Japan reels under potentially fatal bacterial infection

Japan reels under potentially fatal bacterial infection

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bacterial infection

A critical health emergency has hit Japan, resulting in high rates of infection and mortality.

Japan is facing a serious health crisis caused by a dangerous bacteria called Streptococcal Toxic Shock Syndrome (STSS). This infection is making people very sick and causing many to stay home or rush to hospitals, similar to what happened during the COVID-19 pandemic. Earlier this year, Japan's National Institute of Infectious Diseases warned of a rise in cases of rare Streptococcal toxic shock syndrome (STSS) which recorded 77 deaths between January and March, with number of infections surpassing over 1,000 according to the media reports.

STSS is a rare but very serious infection caused by Group A Streptococcus (GAS). This bacteria usually lives on the skin and in the throat, where it normally causes mild infections. However, if it gets into the blood or deep tissues, it releases toxins that can cause a life-threatening illness. Experts aren’t sure exactly how STSS spreads, but they think it involves certain harmful toxins.

Streptococcal toxic shock syndrome (STSS) is a rare but very serious bacterial infection that can become life-threatening. It is caused when Group A Streptococcus (GAS) bacteria, also known as Invasive Group A Streptococcus (iGAS), enter the body and release toxins. These bacteria are usually found on the skin and in the throat, where they sometimes cause mild infections like strep throat. However, if they get into deeper tissues or the bloodstream, they can cause dangerous and potentially deadly infections.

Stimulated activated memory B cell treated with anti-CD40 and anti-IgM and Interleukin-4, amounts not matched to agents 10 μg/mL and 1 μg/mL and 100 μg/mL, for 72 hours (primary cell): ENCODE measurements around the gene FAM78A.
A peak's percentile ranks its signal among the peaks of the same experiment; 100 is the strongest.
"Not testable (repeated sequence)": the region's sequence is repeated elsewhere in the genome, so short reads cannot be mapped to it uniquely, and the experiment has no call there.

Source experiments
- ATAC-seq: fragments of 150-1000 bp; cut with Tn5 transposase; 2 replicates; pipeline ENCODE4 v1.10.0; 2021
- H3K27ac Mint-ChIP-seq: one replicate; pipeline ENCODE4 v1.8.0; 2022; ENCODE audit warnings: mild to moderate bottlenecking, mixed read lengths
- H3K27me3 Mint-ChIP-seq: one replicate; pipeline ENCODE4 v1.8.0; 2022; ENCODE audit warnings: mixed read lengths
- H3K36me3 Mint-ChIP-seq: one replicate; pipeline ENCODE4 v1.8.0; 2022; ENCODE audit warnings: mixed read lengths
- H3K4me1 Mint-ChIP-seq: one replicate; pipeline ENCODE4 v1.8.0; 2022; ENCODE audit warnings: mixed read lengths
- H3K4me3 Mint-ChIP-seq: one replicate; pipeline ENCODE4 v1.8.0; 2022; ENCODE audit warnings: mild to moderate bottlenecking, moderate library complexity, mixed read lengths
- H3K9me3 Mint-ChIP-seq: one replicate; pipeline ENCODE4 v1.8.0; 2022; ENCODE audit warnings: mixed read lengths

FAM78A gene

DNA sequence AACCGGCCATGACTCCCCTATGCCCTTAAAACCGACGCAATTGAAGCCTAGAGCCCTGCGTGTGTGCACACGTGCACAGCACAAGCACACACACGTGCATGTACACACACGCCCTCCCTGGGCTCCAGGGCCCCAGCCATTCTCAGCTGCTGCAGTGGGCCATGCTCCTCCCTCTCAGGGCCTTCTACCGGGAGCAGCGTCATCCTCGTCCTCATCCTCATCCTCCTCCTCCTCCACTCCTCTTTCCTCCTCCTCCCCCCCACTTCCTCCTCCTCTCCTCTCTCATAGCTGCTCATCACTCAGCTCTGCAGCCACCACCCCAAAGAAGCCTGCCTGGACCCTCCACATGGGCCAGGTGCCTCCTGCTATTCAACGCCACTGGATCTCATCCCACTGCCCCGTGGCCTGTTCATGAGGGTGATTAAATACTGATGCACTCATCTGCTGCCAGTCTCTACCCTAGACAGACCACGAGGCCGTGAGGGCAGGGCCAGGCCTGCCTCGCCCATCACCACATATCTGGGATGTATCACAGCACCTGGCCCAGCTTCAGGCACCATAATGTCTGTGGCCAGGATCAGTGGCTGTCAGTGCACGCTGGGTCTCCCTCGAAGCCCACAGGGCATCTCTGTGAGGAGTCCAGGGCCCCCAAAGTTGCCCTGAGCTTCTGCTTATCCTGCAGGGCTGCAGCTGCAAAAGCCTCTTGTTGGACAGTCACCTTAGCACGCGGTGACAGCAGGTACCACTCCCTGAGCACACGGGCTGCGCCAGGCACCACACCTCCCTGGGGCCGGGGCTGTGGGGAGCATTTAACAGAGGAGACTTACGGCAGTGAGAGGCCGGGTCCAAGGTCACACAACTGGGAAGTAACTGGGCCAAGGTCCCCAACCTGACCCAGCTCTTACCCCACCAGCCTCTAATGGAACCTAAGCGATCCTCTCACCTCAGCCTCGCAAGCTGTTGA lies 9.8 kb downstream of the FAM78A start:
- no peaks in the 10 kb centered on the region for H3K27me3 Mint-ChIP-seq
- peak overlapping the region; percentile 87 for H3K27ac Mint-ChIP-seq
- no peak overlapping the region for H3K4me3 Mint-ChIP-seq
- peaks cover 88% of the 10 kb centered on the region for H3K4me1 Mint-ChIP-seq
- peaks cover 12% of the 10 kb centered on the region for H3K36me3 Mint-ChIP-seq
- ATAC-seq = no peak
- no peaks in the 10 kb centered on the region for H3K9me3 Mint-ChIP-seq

The symptoms of STSS include a sudden high fever, low blood pressure, diarrhoea, and a skin rash. The infection can quickly become very serious, leading to organ failure and shock. This rapid worsening can result in multiple organ failure and death. 

To treat STSS, doctors use antibiotics like Penicillin and Clindamycin to fight the infection. People with severe cases often need to be in the intensive care unit (ICU), and sometimes surgery is needed if the bacteria are resistant to antibiotics. 

To prevent STSS, it’s important to practise good hygiene, such as washing hands regularly and covering your mouth when coughing or sneezing. Since there is no vaccine for STSS, being careful about cleanliness is the best protection. If one thinks they might have been exposed to the bacteria, seek medical help right away and avoid travelling to areas with known outbreaks.

Protect yourself and others from STSS by maintaining good hygiene and being aware of the symptoms. Prompt medical attention and careful hygiene can help prevent the spread of this serious infection.

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